The Mythological Novel
Two critical texts that focus entirely on mythology and the novel are John J. White's Mythology in the Modern Novel (1971) and Michael Palencia-Roth's Myth and the Modern Novel (1987), and both attempt to explain the resurgence of mythological themes and subject matter, especially in British and European literature, following WWI. A need to reassess the foundations of European culture after the war is one explanation, along with a concurrent rejection of mimetic narrative, the influences of Freud and Jung on the novel's range of psycho-mythic referents, and the imaginative potential offered in playing myth and archetypes against the everyday experiences of modern life. White lists sixty-six entries in his bibliography for “Mythological Novels and Novels with Other Preconfigurations,” a term he uses for mythic structures and metaphors in the modern novel (242—45). Among the texts he examines are Mann's Joseph und seine Brüder tetralogy (1933, 1935, 1943, Joseph and his Brothers) and Doktor Faustus (1947, Doctor Faustus), Joyce's Ulysses (“the archetypal mythological novel,” 30), John Updike's The Centaur (1963), Bernard Malamud's The Natural (1952), Hermann Hesse's Demian (1919), Alberto Moravia's Il disprezzo (1954, Contempt), and Alain Robbe-Grillet's Les Gommes (1953, The Erasers). An updated compendium would include texts by ethnic American writers such as Sandra Cisneros, Louise Erdrich, Maxine Hong Kingston, N. Scott Momaday, Toni Morrison, and Amy Tan, novelists who draw upon classic American mythology. Other writers to be added might include Cormac McCarthy (for his reassessments of the frontier myth), writers who use global myths from native or immigrant sources, and writers who mix elements of traditional native or religious myths with the contingencies of contemporary existence.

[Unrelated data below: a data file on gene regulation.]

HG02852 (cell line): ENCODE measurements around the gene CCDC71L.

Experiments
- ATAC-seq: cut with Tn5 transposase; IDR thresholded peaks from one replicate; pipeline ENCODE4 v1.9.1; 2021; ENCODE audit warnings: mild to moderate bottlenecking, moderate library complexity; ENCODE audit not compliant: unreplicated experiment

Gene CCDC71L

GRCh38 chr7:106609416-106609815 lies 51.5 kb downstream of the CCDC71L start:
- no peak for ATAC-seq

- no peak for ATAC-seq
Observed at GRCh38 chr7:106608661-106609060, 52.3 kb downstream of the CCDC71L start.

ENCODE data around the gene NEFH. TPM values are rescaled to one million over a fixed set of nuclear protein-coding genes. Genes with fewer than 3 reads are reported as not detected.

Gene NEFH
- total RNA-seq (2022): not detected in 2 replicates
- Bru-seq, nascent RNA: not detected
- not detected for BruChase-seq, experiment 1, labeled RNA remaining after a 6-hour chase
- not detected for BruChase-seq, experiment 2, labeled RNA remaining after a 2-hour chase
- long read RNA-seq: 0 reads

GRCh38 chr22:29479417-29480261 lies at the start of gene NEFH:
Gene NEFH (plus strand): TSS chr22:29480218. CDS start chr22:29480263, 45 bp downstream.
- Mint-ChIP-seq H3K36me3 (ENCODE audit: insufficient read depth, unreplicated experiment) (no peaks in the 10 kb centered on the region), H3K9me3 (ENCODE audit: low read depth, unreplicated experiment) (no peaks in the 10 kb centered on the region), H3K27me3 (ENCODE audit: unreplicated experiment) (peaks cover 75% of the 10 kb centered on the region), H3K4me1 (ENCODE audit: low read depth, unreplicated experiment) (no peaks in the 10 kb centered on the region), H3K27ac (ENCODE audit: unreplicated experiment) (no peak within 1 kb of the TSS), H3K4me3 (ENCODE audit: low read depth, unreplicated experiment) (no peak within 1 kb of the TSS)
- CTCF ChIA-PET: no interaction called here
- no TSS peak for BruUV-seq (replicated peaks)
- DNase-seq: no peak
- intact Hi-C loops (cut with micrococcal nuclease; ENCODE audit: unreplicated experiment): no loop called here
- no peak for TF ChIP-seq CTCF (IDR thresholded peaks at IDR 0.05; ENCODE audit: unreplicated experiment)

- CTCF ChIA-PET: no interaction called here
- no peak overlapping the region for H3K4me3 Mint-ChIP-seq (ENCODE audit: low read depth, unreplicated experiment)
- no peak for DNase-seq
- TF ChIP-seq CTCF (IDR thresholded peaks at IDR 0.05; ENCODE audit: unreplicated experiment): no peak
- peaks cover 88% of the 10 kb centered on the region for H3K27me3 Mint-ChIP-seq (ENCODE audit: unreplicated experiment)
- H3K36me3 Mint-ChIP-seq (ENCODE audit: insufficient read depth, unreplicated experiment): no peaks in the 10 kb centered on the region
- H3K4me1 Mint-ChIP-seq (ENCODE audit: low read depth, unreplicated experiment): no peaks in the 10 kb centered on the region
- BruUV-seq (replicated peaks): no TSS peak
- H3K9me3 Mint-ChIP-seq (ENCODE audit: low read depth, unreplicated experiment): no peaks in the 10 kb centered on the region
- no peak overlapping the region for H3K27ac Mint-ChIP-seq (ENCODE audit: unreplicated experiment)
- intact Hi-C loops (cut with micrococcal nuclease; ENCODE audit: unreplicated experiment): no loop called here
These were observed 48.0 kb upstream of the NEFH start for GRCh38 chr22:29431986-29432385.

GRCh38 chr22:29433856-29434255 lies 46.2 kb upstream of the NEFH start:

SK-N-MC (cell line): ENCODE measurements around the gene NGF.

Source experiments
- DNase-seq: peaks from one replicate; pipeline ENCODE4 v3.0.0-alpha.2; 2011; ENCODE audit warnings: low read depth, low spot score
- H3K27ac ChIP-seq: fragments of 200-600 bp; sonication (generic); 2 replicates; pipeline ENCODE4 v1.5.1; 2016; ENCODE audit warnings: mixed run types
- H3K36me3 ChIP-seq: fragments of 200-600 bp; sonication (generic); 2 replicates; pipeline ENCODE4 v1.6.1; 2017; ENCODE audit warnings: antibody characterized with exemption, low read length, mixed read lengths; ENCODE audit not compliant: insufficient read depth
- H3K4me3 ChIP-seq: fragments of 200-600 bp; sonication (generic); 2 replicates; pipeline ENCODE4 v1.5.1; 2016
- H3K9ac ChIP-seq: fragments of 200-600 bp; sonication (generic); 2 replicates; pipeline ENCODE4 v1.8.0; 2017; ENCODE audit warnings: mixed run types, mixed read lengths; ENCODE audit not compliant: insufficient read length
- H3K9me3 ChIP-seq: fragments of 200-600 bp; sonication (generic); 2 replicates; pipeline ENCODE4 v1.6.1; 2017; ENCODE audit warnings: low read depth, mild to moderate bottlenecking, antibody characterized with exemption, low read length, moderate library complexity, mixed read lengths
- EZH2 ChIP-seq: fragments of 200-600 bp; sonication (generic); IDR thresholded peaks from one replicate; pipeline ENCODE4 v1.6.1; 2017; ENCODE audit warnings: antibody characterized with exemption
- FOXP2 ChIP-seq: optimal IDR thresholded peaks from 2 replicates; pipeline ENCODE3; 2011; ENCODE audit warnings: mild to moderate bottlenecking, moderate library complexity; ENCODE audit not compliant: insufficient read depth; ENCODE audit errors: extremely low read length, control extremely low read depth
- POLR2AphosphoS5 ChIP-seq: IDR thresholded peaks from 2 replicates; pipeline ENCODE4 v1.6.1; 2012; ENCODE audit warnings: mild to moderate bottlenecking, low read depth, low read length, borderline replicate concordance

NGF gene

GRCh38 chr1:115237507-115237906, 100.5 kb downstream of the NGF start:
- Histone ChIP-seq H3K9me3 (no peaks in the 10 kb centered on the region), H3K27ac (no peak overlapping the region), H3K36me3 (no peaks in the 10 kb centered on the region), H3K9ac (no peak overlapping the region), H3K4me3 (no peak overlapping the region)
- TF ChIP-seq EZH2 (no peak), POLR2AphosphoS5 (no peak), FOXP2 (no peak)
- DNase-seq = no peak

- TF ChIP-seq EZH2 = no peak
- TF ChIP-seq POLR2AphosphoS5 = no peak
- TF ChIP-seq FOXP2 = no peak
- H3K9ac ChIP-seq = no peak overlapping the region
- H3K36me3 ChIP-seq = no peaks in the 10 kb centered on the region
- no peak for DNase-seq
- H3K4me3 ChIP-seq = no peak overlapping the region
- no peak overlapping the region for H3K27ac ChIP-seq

White focuses on novels that retell classical myths, reference mythology within contemporary settings, or allude to myths. He expresses reservations about an uncritical acceptance of archetypes as central to the mythological novel, acknowledging how Frank Kermode and René Welleck distrust such notions as racial memory in the aftermath of the Holocaust during WWII (78, 104). Palencia-Roth's work is more open to the ideas of Frye and Campbell in incorporating archetypes within his definition of the mythological novel. This inclusiveness allows him to investigate recurrent patterns with mythic associations in three texts, each of which represents one of three types of mythological novels: Gabriel García Márquez's Cien años de soledad (1967, One Hundred Years of Solitude), a mythification novel; Mann's Joseph und seine Brüder (1933, Joseph and his Brothers), illustrating demythification; and Joyce's Ulysses, a novel about remythification. There are certainly naïve and overzealous examples of archetypal criticism: the American myth and symbol critics R. W. B. Lewis, Leo Marx, and Henry Nash Smith earned notoriety as well as opprobrium. Nevertheless, a willingness to discern archetypal structures and imagery in the novel has its rewards for the discerning reader.
Creation, flood, journey, and hero myths are the foundational stories for many texts; but on another level an awareness of archetypes and symbols that relate to human sexuality, nourishment, shelter, community, and consciousness all give life to the novel. Furthermore, to associate the writer with the prophet and visionary, as Frye suggests (Anatomy, 56, 139), or to connect the experience of reading with a form of eternal time (Palencia-Roth, 86), contributes another dimension to the interpretation of mythology's integral relationship with the novel. Miguel de Cervantes's Don Quixote (1605, 1615) undermines the myth of a golden age of chivalry, yet the characters' testing journey is mirrored by the adventure of the reader in following their stories through the construction of the narrative, balancing ideology and myth, rationality and emotion, reality and imagination.
SEE ALSO: Magical Realism, Reading, Religion.
1. Barthes, R. (1957), Mythologies, trans. A. Lavers.
2. Benjamin, W. (1968), “The Storyteller,” in Illuminations, trans. H. Zorn.
3. Campbell, J. (1949), Hero with a Thousand Faces.
4. Chase, R. (1949), Quest for Myth.
5. Frazer, J.G. (1922), Golden Bough, abridged ed.
6. Frye, N. (1957), Anatomy of Criticism.
7. Jung, C.G. (1969), Four Archetypes, trans. R.F.C. Hull.
8. Palencia-Roth, M. (1987), Myth and the Modern Novel.
9. Segal, R.A. (1999), Theorizing About Myth.
10. White, J.J. (1971), Mythology in the Modern Novel.